That’s the secret to the Heisman. Recognition. Each of these men that are hallowed thanks in part to this trophy made the big play in the big moments when the lights were on. Not only were each of their teams successful with three CFP appearances and a National Championship in their Heisman years but they played at their best when facing their top competition. They saved their best for the games that mattered the most. Having great games against Savannah State (RIP) is fine but when you’re winning the games that improve your teams ranking and putting up numbers when you have most of the voter’s attention is what matters. That’s how they got it done.
Ehlinger has yet to step up and perform consistently in these situations, or at least to the level where he could push his team to big wins in a program that consistently underperforms its means. Look closer at his 2019 season and not just his previously discussed loss to LSU but also his performances against Oklahoma and at Baylor where in both cases the defenses stymied Ehlinger resulting in a total of 410 yards and zero touchdowns in two of the biggest games of the year. If you change that number to somewhere around the 750’s or even the high 600’s and five touchdowns and you’re talking about not only Ehlinger, but Texas in an entirely different light.
His senior year brings a myriad of opportunities to prove he’s worth being the first Heisman award winner from Texas in 22 years, putting him among Hall of Famer Earl Campbell and record breaker Ricky Williams. Ehlinger and the Longhorns play three ranked matchups next season according to the latest Preseason FPI Ranking, all of which being away from Austin. Texas will first head down to Baton Rouge on September 12 to face the national champion LSU Tigers (No. 12) before the Red River Showdown in Dallas against Oklahoma (No. 3) on October 10 and finally a trip to Oklahoma State (No. 17) on November 27.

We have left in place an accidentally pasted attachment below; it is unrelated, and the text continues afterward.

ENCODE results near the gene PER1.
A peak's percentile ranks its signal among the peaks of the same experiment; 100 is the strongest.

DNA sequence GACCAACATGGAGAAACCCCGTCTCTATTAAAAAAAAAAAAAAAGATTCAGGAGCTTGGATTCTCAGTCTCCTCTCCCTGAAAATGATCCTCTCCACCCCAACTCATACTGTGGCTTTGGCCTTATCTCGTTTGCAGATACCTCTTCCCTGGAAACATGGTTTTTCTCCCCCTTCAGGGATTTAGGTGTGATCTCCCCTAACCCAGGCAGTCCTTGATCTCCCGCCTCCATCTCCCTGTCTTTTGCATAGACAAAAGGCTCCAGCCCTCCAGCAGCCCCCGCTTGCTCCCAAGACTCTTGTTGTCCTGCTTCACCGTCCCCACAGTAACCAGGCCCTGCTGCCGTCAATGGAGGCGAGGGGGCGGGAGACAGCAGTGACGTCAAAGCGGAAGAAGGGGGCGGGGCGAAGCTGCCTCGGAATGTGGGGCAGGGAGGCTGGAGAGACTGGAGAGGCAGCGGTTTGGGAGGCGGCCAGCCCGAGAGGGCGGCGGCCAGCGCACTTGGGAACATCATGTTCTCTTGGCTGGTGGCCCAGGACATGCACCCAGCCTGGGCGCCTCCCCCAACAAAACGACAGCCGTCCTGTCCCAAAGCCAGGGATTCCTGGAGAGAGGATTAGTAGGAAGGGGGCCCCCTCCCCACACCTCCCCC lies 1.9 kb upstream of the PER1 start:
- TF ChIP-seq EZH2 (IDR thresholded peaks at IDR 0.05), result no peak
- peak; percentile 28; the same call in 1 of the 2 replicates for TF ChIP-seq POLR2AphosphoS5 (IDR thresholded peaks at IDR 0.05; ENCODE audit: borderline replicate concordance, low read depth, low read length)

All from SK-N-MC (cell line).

Ehlinger cannot afford to slip up in these games as well as a potential Conference Championship or his dreams hearing the words, “Heisman Trophy winner” after his name will never materialize and neither will a College Football Playoff appearance for the No. 7 Longhorns. He cannot afford to shy away from the moment. Three years ago Tom Herman gave him the keys to this nice sports car the boosters put together and so far Ehlinger has gone nowhere with it. He’s got to go out on the town, show that bad boy off a little bit because chances are he won’t get another shot at this. It’s now or never.
Now let me be clear. I am not saying that Ehlinger should be the favorite in 2020. In fact, coming off a strong sophomore year Ohio State’s Justin Fields would be my pick. But if the voters aren’t impressed with the numbers coming out of Ohio State like in the past, and Trevor Lawrence gets off to a slow start again at Clemson then the ball will be in Sam’s court.